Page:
Relationship Remodel

We did it!

After months of planning and construction, Duane and I remodeled our two bathrooms. I wanted to renovate them since I moved in fourteen years ago. Last year, we included new luxurious bathrooms to our Relationship Vision.

Remodeling is an arduous process, and I couldn’t help but recognize how it made a fitting metaphor for transforming romantic relationships. When you and your partner develop a relationship blueprint together, it is easier to stay aligned while everything around you seems to fall apart.

It was difficult to see through the dust. Our offices are in our home, and rather than reducing the number of couples we saw during construction our business unexpectedly surged. My heart was beating fast as I saw the workmen hauling out walls, tile, sinks and endless bags of debris, leaving behind dark cavernous spaces that we would wander into by habit, half-dazed by the strangeness.

Even though I longed for the day when we would start construction, there was still a feeling of loss and panic as the demolition ripped through our home and upset the balance of our work-life routines.

I reassured myself everything was going to be okay because we had a detailed drawing. Having a clear vision or plan is vital when life feels like everything is upside down. This is particularly true of our intimate relationships. For this very reason, weddings include vows.

Disconnections and misunderstandings are inevitable in relationships. A Relationship Vision is the map that you can rely on when your marriage seems to stall or slip off track. It’s a mission statement with rich, specific detail. It is a list of positive statements that start with the pronoun “We ..” and includes whatever actions, objects or attitudes you both desire, however grand, greedy or unrealistic they might sound. For instance, "We take long walks together. We view disagreements as opportunities to grow." (For the complete instructions on how to create a relationship vision read our article on HuffPost, [], and watch our video,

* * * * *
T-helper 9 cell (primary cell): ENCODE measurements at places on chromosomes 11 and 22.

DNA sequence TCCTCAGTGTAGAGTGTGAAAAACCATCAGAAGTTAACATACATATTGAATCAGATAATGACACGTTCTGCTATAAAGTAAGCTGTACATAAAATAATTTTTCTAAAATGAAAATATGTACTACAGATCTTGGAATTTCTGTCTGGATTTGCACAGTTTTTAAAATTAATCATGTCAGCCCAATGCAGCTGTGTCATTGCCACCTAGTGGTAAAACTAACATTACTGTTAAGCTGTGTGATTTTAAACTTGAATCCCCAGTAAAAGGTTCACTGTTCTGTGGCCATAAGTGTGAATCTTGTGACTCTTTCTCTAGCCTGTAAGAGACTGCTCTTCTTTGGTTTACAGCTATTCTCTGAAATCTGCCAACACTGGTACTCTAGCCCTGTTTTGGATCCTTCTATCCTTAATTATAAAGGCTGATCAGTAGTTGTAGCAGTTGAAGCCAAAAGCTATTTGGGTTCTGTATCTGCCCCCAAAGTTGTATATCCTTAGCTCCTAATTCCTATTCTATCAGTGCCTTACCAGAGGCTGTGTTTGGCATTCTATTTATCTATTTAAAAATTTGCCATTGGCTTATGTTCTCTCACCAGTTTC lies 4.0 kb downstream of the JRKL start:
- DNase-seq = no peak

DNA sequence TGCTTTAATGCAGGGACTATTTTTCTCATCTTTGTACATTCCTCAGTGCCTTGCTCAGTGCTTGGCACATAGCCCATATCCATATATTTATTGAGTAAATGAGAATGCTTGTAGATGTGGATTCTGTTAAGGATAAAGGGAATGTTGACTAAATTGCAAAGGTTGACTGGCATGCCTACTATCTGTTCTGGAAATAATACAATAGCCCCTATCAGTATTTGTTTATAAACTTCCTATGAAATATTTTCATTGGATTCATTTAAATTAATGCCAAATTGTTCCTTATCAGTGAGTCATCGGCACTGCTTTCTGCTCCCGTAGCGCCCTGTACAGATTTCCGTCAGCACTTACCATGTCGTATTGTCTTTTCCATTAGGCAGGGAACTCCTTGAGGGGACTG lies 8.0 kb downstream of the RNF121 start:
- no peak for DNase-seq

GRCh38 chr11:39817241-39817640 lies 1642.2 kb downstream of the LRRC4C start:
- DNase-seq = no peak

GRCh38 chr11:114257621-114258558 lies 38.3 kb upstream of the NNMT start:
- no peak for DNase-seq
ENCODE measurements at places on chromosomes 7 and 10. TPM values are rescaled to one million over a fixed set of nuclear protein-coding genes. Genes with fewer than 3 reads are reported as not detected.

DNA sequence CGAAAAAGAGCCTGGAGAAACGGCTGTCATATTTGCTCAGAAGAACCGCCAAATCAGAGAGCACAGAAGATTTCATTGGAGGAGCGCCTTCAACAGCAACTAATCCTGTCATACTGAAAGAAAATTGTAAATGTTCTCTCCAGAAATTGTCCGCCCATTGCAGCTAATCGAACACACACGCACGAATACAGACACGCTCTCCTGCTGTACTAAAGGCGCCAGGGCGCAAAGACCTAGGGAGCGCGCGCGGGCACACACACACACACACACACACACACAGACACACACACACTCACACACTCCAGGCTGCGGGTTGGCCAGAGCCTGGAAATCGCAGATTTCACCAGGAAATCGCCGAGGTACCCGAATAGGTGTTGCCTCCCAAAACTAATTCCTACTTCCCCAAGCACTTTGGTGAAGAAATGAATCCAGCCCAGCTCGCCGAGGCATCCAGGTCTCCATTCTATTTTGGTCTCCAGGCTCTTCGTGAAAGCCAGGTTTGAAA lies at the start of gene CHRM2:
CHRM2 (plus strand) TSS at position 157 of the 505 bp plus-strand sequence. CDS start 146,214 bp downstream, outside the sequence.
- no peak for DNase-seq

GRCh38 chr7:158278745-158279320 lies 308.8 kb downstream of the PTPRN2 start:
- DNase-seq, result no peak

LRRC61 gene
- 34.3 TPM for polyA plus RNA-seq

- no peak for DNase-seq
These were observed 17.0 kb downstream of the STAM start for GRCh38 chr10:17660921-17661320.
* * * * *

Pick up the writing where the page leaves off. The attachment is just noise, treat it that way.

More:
These statements, carefully crafted, design and manage your relationship as you navigate life together, and remind you of the behavioral bar you have set for yourself to show up as an adult who has put relationship rather than righteousness first. You get down to the studs of what you originally envisioned when you fell in love, identifying the things you did and the things you have always wanted to do together. It is a description of what you want to become.

Due to the stress of our remodel, I was accusatory and quick to anger. A low was when I berated Duane for picking the wrong ceiling fan. I needed reminding of some of the items in our Relationship Vision, such as, "We always treat one another with kindness and respect." Duane and I work with couples within an Imago Relationship paradigm developed by Harville Hendrix and Helen LaKelly Hunt. Imago theory explains that our partner holds the blueprint for how we need to change and grow into our best selves. It is in a relationship that we become whole. This process is not easy. Even if it is an elected change, like our remodel, change is challenging. Updating our bathrooms was something we both wanted, and it still challenged our patience and caused upheaval in our home. We had to contend with difficult emotions like anxiety and uncertainty. A shared document that explicitly states: “We give each other the benefit of the doubt. We are physically affectionate with one another. We have each other’s back,” kept our heads above the noise and dust and inevitable chaos.